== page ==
Every linear system is characterized by special inputs that are invariant to the system,. i.e., inputs that ... The distributions of light in the transverse plane at the.
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Fundamentals of Photonics Bahaa E. A. Saleh, Malvin Carl Teich Copyright © 1991 John Wiley & Sons, Inc. ISBNs: 0-471-83965-5 (Hardback); 0-471-2-1374-8 (Electronic)



Every linear system is characterized by special inputs that are invariant to the system, i.e., inputs that are not altered (except for a multiplicative constant) upon passage through the system. These inputs are called the modes, or the eigenfunctions, of the system. The multiplicative constants are the eigenvalues; they are the attenuation or amplification factors of the modes. A linear system is completely characterized by its eigenfunctions and eigenvalues. An arbitrary input function may be expanded as a combination of the eigenfunctions, each of which is multiplied by the corresponding eigenvalue upon transmission through the system, and the output is the sum of the resultant components. The modes are transmitted through the system without mixing among themselves. The linear system that operates on the two-dimensional function f(x, y) in accordance with (B.2-l), for example, is characterized by a number of modes satisfying the integral equation

00 /I




x’, y’)f,(x’,



= $fJx,


q = 1,2,...

. (C.l-1)

The functions fJx, y) and the constants Ap are the eigenfunctions and eigenvalues of the system, respectively. When fg(x, y) 1s the input to the system, the output is A,f,(x,y), which is identical to the input, except for the multiplicative factor A,. An example (discussed in Sec. 9.2E) is light traveling a single round trip between two mirrors in a laser resonator. The distributions of light in the transverse plane at the beginning and at the end of the trip are the input and output to the system. The modes of the resonator are those light distributions that maintain their shape after one round trip, except for a multiplicative factor representing propagation and reflection losses. The modes are therefore the stationary distributions that remain unchanged after many round trips. Another example (discussed in Chap. 7) is light traveling in an optical waveguide. The modes of the waveguide are those distributions in the transverse plane (the x-y plane) that are not altered as the light travels along the axis of the waveguide (the z direction). The eigenvalues are the phase factors exp( -jp,z>, where p, is the propagation constant of mode q. The concept of modes applies also to one-dimensional linear systems operating on functions f(t). The modes of a linear shift-invariant system are the harmonic functions exp(j2rrvt), since these functions maintain their harmonic nature (including the frequency) when they are transmitted through the system. The eigenvalue associated 934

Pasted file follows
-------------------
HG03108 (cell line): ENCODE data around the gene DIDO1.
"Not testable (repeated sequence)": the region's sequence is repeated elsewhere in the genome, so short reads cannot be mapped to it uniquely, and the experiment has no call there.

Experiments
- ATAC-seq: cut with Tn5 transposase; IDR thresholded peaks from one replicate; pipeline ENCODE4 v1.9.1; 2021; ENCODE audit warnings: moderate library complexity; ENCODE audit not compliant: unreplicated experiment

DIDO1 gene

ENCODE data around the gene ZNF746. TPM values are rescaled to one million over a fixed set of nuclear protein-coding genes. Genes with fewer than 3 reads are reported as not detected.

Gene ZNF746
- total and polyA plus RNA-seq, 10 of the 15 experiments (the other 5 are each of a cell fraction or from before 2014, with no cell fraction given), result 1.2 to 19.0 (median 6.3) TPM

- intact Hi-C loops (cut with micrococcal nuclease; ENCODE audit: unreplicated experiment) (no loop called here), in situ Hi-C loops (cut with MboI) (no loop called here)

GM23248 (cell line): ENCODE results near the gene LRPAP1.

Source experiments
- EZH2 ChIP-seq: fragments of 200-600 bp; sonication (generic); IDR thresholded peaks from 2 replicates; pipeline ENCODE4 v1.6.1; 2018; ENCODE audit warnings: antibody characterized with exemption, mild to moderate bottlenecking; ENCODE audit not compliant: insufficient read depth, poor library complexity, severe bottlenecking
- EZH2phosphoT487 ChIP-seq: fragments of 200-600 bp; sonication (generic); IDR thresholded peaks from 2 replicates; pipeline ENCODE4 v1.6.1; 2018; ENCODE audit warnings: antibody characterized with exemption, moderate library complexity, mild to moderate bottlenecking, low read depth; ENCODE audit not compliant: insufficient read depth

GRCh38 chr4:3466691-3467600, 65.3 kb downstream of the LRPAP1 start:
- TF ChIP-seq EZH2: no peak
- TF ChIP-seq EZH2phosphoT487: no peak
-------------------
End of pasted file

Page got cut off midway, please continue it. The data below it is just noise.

with the harmonic function of frequency v is the system’s transfer function X(V). In this case there is a continuum of modes indexed by the frequency v. Discrete linear systems are also important in optics. The linear system operating on vectors of size N (sets of numbers Xi, X2,. . . , XN arranged in a column matrix X) is characterized by a square matrix M of size N X N, which operates on an input vector X to generate an output vector Y = MX. The modes of such discrete systems are those input vectors that remain parallel to themselves upon transmission through the system, i.e., that obey MX, = A,X,, q = 1,2,. . . , N, where h, is a scalar. Thus the modes of the system are the eigenvectors X, of the matrix M, and the scalars A, are the corresponding eigenvalues. The special case of discrete systems operating on vectors of size N = 2 is particularly important in optics. This system performs the matrix operation

with the input and output represented by vectors of size 2. There are two independent modes of the system, the eigenvectors of the ABCD matrix. Such systems describe the transformation of the polarization of light transmitted through an optical system (see Sec. 6.1B). The vector (Xi, X,) represents the components of the input electric field in two orthogonal directions (the Jones vector), and (Yi, Y2) similarly describes the output electric field. The modes of the optical system are the vectors (Xi, X2) (polarization states) that change only by a multiplicative factor on passing through the optical system. They represent the polarization states that are maintained as light travels through the system.

READING LIST Seethe reading list in Appendix A.